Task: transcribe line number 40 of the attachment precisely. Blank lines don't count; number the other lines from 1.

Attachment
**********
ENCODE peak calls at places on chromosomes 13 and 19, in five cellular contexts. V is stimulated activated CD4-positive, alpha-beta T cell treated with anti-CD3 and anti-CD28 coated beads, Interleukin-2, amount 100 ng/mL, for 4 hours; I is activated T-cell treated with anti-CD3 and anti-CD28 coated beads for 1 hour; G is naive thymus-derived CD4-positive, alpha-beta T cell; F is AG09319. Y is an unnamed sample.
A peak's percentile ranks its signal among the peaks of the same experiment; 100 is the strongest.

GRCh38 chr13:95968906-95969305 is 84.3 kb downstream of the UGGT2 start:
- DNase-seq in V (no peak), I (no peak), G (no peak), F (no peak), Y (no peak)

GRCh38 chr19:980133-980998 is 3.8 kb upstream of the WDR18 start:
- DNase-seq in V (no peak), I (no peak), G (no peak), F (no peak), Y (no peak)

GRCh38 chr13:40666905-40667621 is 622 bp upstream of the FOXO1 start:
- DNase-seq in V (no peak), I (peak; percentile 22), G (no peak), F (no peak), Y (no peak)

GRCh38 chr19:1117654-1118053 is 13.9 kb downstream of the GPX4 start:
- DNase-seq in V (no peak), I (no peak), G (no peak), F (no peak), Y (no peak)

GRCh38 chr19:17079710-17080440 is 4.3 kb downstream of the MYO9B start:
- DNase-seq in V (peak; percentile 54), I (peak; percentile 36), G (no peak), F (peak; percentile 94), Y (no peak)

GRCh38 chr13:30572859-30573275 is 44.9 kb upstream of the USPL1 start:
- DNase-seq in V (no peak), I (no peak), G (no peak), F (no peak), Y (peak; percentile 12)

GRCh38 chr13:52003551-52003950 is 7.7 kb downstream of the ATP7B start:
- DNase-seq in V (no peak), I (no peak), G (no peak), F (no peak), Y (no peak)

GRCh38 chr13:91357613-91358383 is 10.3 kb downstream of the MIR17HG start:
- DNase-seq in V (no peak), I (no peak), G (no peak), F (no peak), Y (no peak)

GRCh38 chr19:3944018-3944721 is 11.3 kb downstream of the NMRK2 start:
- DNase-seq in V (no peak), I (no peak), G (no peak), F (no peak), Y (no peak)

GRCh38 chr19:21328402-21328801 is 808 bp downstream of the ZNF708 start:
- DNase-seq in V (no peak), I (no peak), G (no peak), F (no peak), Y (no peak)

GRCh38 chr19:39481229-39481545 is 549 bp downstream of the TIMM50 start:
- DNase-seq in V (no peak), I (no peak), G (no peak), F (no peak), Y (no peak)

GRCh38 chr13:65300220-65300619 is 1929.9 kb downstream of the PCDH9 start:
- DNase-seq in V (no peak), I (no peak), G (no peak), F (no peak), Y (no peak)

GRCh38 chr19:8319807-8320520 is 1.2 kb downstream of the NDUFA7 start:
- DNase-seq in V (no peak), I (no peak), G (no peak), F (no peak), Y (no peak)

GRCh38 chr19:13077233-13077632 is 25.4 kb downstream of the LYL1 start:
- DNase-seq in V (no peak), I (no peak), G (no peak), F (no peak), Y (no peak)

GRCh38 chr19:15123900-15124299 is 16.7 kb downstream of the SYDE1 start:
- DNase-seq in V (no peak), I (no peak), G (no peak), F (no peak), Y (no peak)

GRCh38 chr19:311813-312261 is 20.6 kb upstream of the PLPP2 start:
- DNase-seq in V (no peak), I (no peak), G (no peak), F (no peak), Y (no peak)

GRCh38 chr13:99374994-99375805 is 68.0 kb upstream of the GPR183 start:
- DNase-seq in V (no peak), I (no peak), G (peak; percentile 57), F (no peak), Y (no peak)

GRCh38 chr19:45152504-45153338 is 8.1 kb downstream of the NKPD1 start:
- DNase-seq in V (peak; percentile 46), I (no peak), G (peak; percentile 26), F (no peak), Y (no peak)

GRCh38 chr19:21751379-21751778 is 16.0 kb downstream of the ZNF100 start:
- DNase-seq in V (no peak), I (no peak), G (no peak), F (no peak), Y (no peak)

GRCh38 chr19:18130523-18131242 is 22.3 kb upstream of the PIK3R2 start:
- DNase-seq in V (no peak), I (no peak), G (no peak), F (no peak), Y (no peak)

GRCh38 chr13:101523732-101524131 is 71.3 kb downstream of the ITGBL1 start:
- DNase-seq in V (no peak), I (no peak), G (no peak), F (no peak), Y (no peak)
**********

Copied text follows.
- DNase-seq in V (no peak), I (no peak), G (no peak), F (no peak), Y (no peak)